To learn more about expanding affordable textbook options for students at your school we would be happy to set-up a personalized 1:1 consultation.

Topics: Commentary

Lower the Cost of College Operations or Else: Ideas on Preparing for Digital Textbook Delivery

Posted by John Squires on June 25, 2014

The higher education conference season is in full effect. I attended an ed tech conference called UBTech held by University Business magazine earlier this month in Orlando, Florida. This was my first time attending UBTech, having formerly mainly focused on the CampusTech conference. UBTech had a good mix of college and university chief technology officers, chief information officers, chief financial officers, and similar roles. It also attracted ed tech companies, textbook publishers, bookstore services providers, and other organizations in the industry.

A central theme in Orlando this year was reducing college operating costs to manage net revenue. Speakers called out that the higher education business model and delivery system appears broken. Particularly at those institutions that are struggling with revenue generation. Why do we continue to push a traditional college delivery model in areas where technology is clearly positioned to disrupt (yes, it is overused, but you get the idea) business-as-usual? For my part, I spoke at a session about trends in bookstore services and textbook delivery. My session attracted a diverse mix of college CTOs, CIOs and CFOs, as well as publishers, our textbook rental partners CampusBookRentals, and some friendly competition by way of bookstore service operators like Follett and Rafter.

The data I presented contrasted how college technology officers and financial officers see the future of the college bookstore. For example, while only 18% of college business officers in our textbook delivery survey stated college bookstores will sell textbooks completely via their online store, 95% of college technology officers we (more informally) surveyed at UBTech see the future of textbooks as delivered completely in an online bookstore. Now, given we were at a tech conference, I am not surprised. But the technology folks also noted they are 'not so much' involved in decisions about the bookstore. Which leads me to the question, Why are our CTOs and CIOs not more involved in the selection of bookstore service operators and strategies?

I usually approach conferences as an opportunity to listen. I might come prepared with a leading question or a thesis I am trying to get feedback on. This year, it was definitely about asking how involved college CTOs and CIOs are in textbook delivery and bookstore services. But also, and perhaps more nuanced, how much do they want to be involved, to be included in the textbook dialogue?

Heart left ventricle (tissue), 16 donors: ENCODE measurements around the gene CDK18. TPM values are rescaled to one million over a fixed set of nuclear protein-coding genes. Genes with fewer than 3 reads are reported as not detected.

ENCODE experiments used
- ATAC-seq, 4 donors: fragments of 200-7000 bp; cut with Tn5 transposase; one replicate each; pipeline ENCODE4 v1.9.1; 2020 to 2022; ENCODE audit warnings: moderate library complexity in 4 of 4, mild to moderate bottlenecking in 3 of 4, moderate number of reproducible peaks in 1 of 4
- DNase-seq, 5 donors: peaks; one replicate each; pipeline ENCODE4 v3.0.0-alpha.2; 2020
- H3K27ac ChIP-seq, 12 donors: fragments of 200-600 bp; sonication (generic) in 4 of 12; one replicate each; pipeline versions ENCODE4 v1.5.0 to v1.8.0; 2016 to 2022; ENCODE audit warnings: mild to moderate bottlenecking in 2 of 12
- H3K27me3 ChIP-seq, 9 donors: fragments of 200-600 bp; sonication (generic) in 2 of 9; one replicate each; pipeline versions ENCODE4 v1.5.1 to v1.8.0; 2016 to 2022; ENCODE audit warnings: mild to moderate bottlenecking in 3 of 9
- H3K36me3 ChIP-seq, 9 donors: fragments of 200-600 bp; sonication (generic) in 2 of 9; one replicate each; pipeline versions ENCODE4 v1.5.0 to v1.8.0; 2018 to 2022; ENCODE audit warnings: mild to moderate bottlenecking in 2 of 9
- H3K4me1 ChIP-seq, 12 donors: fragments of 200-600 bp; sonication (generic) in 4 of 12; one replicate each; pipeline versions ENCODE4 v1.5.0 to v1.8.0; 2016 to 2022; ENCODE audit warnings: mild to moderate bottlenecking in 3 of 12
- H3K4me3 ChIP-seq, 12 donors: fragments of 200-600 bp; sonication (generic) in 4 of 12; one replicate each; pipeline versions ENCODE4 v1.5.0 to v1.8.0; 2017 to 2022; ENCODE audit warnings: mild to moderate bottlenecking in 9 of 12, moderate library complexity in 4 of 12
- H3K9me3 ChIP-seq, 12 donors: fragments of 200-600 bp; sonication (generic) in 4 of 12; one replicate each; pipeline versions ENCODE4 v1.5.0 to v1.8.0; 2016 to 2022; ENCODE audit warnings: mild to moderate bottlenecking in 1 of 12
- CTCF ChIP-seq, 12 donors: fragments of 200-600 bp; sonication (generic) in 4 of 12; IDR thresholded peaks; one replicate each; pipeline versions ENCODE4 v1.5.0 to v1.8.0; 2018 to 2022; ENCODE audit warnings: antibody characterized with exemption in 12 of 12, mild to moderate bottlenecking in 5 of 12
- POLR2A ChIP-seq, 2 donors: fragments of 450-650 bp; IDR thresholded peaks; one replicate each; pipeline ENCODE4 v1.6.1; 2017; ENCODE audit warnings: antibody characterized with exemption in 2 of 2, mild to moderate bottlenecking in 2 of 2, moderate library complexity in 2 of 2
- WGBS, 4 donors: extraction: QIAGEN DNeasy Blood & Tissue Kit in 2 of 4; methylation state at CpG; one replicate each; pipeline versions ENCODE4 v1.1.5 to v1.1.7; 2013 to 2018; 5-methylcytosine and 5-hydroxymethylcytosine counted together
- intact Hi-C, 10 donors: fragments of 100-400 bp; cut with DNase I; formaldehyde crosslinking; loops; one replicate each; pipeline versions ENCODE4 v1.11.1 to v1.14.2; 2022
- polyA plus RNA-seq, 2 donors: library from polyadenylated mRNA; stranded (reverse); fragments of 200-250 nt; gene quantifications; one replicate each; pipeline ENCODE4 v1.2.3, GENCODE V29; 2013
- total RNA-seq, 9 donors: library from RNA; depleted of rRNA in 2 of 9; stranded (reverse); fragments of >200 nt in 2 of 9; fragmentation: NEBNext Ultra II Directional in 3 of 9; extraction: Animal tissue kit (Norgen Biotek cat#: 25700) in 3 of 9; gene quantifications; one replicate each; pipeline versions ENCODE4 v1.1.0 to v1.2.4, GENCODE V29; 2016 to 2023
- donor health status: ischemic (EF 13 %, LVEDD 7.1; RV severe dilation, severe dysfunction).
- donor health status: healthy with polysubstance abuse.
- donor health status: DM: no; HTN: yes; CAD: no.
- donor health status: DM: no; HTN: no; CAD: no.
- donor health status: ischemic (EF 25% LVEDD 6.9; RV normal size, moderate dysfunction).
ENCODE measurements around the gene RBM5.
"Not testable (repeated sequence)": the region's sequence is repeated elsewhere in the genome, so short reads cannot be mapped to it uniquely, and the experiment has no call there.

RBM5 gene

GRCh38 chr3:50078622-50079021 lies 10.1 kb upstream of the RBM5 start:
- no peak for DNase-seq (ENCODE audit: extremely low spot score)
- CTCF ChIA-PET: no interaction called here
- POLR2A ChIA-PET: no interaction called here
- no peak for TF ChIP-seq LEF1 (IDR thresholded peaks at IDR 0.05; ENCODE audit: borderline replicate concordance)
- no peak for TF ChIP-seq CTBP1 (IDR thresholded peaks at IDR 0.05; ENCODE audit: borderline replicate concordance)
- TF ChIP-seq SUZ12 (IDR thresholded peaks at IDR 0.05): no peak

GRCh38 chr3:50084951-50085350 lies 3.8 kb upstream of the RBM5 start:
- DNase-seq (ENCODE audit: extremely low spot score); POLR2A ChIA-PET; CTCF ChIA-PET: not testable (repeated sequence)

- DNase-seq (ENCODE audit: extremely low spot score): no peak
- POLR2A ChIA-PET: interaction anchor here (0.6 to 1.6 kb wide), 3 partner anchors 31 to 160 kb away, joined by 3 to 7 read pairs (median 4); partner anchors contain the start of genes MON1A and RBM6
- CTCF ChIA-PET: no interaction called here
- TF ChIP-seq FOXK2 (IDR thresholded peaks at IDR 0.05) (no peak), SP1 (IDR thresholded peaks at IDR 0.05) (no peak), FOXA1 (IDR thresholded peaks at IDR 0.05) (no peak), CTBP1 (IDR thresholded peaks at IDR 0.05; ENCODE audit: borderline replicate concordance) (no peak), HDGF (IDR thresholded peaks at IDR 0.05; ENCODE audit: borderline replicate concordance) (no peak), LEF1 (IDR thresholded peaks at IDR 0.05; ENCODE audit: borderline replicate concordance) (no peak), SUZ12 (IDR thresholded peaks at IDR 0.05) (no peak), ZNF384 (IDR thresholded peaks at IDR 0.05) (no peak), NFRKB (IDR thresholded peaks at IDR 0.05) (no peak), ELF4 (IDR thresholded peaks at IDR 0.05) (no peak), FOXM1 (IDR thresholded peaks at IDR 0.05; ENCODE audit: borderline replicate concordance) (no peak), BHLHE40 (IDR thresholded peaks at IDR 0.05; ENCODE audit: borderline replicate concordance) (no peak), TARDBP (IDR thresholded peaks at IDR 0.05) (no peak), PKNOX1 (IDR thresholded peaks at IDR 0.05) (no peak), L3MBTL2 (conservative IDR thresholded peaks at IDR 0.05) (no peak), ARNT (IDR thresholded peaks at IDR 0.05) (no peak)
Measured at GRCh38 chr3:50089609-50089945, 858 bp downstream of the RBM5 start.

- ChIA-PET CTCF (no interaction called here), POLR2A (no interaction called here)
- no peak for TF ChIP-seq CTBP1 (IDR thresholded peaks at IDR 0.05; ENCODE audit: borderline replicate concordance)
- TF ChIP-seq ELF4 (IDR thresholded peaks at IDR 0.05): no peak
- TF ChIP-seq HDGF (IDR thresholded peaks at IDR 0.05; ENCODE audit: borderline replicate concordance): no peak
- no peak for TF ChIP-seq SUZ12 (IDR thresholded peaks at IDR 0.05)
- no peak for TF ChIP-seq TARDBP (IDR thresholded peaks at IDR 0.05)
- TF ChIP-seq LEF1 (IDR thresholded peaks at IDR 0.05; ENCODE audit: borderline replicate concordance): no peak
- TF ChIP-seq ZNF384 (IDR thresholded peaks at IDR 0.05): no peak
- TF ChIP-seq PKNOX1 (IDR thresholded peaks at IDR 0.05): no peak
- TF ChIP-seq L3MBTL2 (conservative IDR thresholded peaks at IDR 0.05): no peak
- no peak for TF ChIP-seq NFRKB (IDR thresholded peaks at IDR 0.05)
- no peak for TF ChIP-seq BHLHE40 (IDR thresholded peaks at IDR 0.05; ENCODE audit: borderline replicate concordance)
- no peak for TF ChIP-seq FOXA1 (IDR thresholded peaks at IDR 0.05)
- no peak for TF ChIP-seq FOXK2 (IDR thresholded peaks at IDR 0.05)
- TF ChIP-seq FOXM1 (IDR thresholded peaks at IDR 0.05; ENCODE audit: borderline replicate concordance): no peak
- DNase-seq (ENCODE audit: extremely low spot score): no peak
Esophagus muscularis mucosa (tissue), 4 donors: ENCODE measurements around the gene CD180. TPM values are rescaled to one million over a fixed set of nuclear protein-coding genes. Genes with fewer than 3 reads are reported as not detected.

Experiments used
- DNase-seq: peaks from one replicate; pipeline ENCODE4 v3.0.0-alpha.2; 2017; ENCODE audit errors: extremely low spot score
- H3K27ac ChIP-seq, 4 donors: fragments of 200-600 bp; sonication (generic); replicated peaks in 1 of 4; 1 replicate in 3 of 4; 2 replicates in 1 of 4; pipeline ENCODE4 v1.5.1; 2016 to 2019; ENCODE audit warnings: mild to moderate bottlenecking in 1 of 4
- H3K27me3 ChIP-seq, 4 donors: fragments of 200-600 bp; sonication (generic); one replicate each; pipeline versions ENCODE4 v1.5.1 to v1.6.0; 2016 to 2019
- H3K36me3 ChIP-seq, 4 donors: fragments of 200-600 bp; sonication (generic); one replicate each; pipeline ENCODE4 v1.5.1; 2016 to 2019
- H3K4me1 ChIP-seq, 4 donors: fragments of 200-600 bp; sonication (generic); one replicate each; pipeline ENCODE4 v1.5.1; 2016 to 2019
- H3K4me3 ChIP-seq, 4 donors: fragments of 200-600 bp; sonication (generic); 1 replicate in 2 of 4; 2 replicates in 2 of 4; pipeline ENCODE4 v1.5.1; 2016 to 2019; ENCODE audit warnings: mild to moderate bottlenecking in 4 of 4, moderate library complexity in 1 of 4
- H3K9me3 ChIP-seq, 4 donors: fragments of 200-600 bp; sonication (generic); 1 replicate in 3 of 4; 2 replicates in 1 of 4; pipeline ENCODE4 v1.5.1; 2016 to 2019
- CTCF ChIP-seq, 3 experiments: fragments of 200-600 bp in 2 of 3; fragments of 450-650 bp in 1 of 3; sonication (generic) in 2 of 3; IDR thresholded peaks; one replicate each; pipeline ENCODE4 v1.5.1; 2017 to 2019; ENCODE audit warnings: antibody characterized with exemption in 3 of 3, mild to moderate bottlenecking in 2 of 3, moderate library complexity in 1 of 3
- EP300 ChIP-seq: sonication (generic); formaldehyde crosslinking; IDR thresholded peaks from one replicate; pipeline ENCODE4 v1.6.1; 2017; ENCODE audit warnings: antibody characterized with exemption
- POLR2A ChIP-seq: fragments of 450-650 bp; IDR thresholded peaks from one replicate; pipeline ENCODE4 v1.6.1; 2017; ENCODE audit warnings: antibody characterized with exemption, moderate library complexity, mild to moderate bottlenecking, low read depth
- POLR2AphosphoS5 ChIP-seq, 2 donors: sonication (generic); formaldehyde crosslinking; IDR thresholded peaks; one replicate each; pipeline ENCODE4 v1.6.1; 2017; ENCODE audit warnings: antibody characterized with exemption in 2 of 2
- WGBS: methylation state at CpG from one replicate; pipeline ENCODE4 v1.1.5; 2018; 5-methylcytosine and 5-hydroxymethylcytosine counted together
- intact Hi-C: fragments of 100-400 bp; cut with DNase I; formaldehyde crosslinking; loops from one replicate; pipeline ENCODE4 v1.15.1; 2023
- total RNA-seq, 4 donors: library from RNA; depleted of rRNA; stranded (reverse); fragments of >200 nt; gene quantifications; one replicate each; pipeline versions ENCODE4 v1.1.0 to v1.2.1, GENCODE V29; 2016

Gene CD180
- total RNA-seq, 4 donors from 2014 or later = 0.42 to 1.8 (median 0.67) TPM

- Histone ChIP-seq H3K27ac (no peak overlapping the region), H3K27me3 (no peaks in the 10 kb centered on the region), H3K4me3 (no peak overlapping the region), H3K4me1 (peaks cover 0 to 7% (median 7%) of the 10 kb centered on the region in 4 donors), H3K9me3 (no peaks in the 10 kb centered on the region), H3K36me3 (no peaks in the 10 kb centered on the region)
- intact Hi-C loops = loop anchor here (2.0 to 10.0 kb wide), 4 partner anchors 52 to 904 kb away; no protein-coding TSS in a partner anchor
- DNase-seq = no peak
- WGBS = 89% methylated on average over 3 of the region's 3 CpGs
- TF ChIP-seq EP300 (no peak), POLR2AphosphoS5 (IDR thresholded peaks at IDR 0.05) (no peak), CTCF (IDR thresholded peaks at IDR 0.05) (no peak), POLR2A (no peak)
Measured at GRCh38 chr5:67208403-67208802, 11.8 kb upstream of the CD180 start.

Those that attended our UBTech session were self-selected in that they chose to attend a session about bookstore services, so with that, are telling us they want to be more involved. But overall at the conference, most tech folks I spoke with shared that they were somewhat neutral on the topic of bookstore services. But they were quick to offer that online delivery is the way to go. In my session’s group discussion, the majority of schools shared that they have brick-and-mortar components to their textbook sales process. They also said that one of the biggest drivers to building out bookstores in the future is the eventual adoption of digital texts by students and faculty. Our contemporary at Follett estimated that number at an average of 10%, while Rafter and CampusBookRenters had less information on digital text adoption, likely because the rental market focuses more on physical textbook delivery. Everyone from vendors to schools agreed that eTextbook adoption was doubling each year, though still at small numbers.

But if eBook adoption is doubling year-over-year at colleges, when eTextbooks do indeed reach the tipping point, the mass adoption of digital texts by college students will happen "fast and furiously" (to quote the keynote speaker...more on that in a minute). The colleges and universities in my session said this was one of their biggest concerns—they want to be prepared when 'digital happens.' So while competition by third party sites selling textbooks (such as Amazon) was a dominant concern for CFOs, digital textbook adoption was the clear driving issue for our information technology officers.

Now on to that keynote address I mentioned. The opening keynote was delivered by Gene Wade, co-founder and CEO of UniversityNow, was well received. I’d heard of UniversityNow before but didn't really know what they did. Here is the gist:

  • UniversityNow identify themselves as a social venture whose mission it is to ensure that a quality higher education is available to people everywhere. They manage Patten University and New Charter University, both online institutions serving predominantly working adults and offering course delivery within a somewhat new paradigm. For example, one set of instructors teaches you, while a different set grades you (anonymously). Tuition is based on how long it takes to complete your program (typically about 2-3K a semester for as many classes as you can muster). Learning is self-paced. Exams aren't "unlocked" until students can show within the LMS that they have mastered the skill sets needed to pass them. Classes are held completely online. Course materials are digital.
  • Mr. Wade shared that MOOCs have made going to school online "sexier," but that they are not addressing the market need (eg., a call center employee who is getting left behind because he or she does not have a bachelor's degree; and needs a convenient, affordable degree that represents key learning competencies learned). According to the speaker, UniversityNow's flagship school, Patten University, costs 11x less than a 4-year private school. At some schools, cost of operation, of delivery, is higher than net tuition coming in. His point was that we need to lower the cost of delivery or else.